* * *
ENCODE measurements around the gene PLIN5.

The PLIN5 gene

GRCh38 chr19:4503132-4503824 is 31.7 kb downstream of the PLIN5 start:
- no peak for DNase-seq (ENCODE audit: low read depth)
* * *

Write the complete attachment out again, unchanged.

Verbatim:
ENCODE measurements around the gene PLIN5.

The PLIN5 gene

GRCh38 chr19:4503132-4503824 is 31.7 kb downstream of the PLIN5 start:
- no peak for DNase-seq (ENCODE audit: low read depth)